Saturday, September 27, 2008

Why I don't trust the EU leadership

...wait, is that title serious? Sort of. Bear with me.

My second year in college was a busy one. The summer before my second year was spent in Maine working at a remote biological field research station. I had designed and carried out my first piece of original scientific research, and spent the next year learning how to write.
Let me tell you, scientific writing is challenging. The language used is precise and carefully devoid of any emotion or character. Papers submitted for publication follow a format unique in writing, specific to the journal where the material will be published. My research advisor and I worked on that damn paper for almost a year, him, marking the hell out of the drafts, and me, revising them once or twice a week. I learned there that actual university classes weren't the most valuable source of learning- in fact, they were a pain in the ass that took up my valuable time.
The end result of all this was that I had decided to present my paper at a small academic conference that was being hosted in Boston. This would be the candle on the cake, the litmus test that would decide if anyone gave a rat's ass about what I had done. Also, this would give outside scientists a chance to grill me and possibly tear my work apart if I had missed anything or failed to master the material. Heady stuff.
The conference went well. My research was more interesting than a lot of the other presenters, who were mostly focused on genetics and population biology... but then again, I'm biased.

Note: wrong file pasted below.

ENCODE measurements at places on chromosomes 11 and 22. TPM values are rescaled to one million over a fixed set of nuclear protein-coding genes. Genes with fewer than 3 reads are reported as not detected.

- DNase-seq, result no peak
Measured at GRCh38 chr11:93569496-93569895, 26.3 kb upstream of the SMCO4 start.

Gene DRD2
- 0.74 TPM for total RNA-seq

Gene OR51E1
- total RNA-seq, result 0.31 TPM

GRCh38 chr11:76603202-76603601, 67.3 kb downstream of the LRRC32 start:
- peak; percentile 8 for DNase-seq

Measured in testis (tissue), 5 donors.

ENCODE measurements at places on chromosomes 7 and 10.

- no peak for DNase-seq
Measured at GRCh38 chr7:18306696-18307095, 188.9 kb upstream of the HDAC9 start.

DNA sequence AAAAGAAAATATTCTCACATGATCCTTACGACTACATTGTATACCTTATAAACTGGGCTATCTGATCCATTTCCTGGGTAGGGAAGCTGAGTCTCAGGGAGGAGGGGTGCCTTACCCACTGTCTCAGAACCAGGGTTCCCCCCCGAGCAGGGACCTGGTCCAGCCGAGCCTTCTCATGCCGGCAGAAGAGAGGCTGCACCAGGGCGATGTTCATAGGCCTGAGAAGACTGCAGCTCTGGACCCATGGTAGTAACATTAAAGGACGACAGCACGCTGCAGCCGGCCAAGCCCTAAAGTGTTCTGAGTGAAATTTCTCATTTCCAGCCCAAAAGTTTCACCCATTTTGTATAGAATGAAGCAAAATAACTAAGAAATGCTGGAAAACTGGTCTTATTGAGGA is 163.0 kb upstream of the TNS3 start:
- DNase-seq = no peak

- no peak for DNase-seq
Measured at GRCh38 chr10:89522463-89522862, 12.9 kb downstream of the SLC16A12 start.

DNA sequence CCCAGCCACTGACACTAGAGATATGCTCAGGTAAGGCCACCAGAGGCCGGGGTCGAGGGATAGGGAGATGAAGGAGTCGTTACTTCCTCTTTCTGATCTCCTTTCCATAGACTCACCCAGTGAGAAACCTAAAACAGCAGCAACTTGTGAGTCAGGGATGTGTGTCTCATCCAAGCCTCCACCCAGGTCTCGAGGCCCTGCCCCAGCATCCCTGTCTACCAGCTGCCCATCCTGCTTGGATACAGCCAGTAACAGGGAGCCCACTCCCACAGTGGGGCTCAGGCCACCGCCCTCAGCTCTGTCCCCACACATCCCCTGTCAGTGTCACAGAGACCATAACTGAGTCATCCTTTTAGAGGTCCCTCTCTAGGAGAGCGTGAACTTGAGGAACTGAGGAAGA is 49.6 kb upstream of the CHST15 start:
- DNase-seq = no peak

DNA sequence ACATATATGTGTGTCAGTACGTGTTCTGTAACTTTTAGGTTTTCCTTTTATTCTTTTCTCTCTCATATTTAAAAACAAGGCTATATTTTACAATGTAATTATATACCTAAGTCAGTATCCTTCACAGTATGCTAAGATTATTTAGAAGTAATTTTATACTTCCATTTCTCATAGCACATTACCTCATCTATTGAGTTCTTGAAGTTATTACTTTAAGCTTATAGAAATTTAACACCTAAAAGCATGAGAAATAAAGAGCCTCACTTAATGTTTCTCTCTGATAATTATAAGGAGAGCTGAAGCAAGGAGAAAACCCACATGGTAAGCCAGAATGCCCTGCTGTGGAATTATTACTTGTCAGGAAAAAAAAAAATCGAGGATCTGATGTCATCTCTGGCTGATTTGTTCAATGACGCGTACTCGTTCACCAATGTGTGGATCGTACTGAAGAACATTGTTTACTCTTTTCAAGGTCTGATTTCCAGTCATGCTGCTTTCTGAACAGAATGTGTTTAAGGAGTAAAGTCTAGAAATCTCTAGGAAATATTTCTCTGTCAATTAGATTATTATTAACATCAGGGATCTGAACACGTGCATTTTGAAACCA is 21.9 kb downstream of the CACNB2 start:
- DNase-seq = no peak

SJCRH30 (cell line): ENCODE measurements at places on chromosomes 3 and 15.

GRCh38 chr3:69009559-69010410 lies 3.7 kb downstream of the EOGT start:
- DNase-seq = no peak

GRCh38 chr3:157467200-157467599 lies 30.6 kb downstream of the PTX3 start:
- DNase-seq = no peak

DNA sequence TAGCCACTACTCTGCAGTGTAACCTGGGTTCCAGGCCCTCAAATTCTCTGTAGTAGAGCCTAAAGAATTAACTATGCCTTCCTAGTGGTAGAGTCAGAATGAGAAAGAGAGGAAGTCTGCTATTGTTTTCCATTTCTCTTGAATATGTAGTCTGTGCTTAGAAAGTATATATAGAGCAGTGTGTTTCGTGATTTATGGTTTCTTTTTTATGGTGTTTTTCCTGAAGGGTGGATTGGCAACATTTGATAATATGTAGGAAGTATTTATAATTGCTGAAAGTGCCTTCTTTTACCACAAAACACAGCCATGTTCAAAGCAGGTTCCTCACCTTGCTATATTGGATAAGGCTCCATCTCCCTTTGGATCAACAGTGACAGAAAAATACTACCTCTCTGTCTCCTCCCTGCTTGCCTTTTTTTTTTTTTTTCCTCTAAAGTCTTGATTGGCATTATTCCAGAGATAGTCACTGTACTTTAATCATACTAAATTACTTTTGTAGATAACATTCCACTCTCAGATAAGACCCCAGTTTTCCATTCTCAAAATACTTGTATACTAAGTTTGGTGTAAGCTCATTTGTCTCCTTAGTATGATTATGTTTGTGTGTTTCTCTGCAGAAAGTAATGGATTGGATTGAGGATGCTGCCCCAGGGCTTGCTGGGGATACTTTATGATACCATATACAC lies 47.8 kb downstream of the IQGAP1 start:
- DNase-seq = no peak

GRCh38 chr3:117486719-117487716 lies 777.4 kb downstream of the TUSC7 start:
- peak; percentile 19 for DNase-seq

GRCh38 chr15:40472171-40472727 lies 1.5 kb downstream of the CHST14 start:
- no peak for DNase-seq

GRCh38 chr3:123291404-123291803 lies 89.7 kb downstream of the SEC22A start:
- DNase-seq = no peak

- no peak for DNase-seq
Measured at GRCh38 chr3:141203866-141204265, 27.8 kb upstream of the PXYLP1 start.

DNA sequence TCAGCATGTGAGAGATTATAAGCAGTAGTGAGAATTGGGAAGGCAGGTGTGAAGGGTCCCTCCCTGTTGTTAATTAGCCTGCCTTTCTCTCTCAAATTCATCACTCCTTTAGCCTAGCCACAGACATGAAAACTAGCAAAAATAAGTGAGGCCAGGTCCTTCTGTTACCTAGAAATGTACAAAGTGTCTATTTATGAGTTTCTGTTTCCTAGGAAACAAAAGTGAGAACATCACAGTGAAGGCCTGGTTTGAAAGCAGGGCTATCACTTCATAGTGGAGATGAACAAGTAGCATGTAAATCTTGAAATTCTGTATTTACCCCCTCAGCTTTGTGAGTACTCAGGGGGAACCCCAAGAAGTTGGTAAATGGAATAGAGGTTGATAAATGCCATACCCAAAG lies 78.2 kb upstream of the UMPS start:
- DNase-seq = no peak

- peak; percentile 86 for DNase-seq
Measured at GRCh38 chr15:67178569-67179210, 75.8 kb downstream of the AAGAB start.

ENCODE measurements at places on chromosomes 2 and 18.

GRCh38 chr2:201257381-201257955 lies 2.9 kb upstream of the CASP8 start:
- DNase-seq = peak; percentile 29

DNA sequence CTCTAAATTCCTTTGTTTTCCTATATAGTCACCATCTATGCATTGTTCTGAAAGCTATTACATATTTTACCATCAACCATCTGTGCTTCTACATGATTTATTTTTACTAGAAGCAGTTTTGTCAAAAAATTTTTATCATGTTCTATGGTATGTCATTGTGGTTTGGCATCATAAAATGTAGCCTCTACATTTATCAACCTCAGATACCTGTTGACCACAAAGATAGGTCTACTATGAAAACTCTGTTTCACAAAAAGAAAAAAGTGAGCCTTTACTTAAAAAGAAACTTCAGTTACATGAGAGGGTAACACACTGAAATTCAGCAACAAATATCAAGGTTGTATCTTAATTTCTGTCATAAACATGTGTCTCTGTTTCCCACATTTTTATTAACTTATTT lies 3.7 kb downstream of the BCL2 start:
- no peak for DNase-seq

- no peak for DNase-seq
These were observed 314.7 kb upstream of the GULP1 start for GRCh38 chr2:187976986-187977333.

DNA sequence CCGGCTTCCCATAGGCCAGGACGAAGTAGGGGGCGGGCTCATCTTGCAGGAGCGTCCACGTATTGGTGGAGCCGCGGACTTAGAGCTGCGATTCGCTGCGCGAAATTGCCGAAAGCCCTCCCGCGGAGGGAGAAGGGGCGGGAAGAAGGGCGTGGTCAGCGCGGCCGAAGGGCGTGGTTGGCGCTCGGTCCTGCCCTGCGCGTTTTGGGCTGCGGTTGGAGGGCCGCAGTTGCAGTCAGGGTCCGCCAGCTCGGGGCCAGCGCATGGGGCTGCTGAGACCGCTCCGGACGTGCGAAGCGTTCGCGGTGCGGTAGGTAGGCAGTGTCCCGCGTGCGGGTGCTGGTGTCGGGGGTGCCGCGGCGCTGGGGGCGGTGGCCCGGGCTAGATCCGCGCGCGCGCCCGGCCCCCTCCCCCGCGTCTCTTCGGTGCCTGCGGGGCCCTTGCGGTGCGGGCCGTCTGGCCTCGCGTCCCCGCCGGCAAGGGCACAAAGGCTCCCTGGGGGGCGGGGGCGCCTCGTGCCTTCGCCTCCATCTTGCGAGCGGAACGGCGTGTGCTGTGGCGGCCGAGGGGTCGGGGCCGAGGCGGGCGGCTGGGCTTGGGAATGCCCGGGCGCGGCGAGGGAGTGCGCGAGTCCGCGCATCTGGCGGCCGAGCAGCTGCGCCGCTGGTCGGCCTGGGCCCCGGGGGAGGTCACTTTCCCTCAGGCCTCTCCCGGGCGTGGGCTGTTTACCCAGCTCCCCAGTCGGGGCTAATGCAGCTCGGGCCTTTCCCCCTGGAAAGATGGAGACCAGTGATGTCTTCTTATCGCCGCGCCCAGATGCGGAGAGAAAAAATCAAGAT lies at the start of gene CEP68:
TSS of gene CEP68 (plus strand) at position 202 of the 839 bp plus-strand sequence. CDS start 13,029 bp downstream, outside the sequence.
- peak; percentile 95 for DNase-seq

There were several people from my department at the university who were also presenting reports, and those went well.
So, I went up and did my thing. Basically, my research was simple. I looked at how the environment around some creatures effected their ability to build up energy for breeding. I created a method for measuring the reproductive potential for a type of shellfish. What I also discovered was that the best places for food wasn't the best environment for breeding, although these best places did produce the most valuable individual animals (i.e, big and tasty for people to harvest), the smaller, low-quality animals in places where food was scarce so outnumbered the larger, that these poor quality animals so outnumbered the larger ones from the food-heavy areas that one could harvest at will from the big heavy individuals without approaching the maximum sustainable yield for that region.

Anyways, without boring you any further, this had a bunch of implications for fisheries science.

The thing is, I brought my 'A' game to the show. I answered questions, discussed the implications, and had the audience's attention.
This conference was also a contest. The best paper would win the Brooks award, a modest feather to be placed in the cap of a junior-level biologist. I felt like I was a contender.
Le me give you some deep background. I am NOT a genius. No surprise, right? Well, to be a biologist of note, one needs genius IQ. According to those bullshit IQ tests that we all took at school as kids, I fell 5 points short of the mark. Ah well. Anyhow, there is no doubt that at that conference, I was riding on the back of the short bus. BUT, I gave 100% for 8 months, and mastered the subject. On that day, no one could touch me, and, despite the fact that I had no Fourier transfers in my statistical battery, and my study broke no ground in genetics or biochemistry, I brought some serious meat and potatoes to the table, something that could be measured in dollars to people's lives. So I felt like I was a contender.